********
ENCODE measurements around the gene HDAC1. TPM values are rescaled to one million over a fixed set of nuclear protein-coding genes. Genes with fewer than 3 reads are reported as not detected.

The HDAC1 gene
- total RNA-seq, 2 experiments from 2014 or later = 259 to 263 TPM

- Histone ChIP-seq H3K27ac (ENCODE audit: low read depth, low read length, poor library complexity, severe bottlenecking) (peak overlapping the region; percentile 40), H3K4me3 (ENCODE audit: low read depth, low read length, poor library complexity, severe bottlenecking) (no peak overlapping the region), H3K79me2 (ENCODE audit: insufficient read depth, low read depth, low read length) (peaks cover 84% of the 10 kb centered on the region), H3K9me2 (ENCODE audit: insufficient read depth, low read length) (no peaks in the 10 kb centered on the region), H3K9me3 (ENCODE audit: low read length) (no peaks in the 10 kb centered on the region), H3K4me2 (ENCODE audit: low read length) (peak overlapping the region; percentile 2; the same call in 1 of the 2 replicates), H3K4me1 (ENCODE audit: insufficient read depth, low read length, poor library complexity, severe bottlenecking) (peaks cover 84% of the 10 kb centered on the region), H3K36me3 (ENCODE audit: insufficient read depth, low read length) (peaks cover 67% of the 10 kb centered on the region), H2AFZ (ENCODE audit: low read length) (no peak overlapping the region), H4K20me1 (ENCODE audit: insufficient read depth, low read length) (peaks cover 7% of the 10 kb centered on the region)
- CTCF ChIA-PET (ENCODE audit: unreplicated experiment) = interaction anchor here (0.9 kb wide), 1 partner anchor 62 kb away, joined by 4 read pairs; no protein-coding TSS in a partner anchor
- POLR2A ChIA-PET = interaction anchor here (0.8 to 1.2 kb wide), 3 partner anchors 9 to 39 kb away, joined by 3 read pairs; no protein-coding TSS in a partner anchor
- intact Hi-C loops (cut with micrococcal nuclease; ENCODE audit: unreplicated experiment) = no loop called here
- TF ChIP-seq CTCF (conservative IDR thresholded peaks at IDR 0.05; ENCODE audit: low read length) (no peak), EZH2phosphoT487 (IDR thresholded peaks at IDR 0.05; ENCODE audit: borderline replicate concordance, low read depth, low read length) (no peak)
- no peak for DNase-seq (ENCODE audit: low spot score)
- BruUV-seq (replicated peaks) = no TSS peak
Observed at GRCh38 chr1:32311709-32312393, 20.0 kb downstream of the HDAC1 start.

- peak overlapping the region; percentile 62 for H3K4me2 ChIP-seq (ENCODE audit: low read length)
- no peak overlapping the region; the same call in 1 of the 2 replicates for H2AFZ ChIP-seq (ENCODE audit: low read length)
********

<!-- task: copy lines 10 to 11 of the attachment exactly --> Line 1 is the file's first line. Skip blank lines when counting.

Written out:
- BruUV-seq (replicated peaks) = no TSS peak
Observed at GRCh38 chr1:32311709-32312393, 20.0 kb downstream of the HDAC1 start.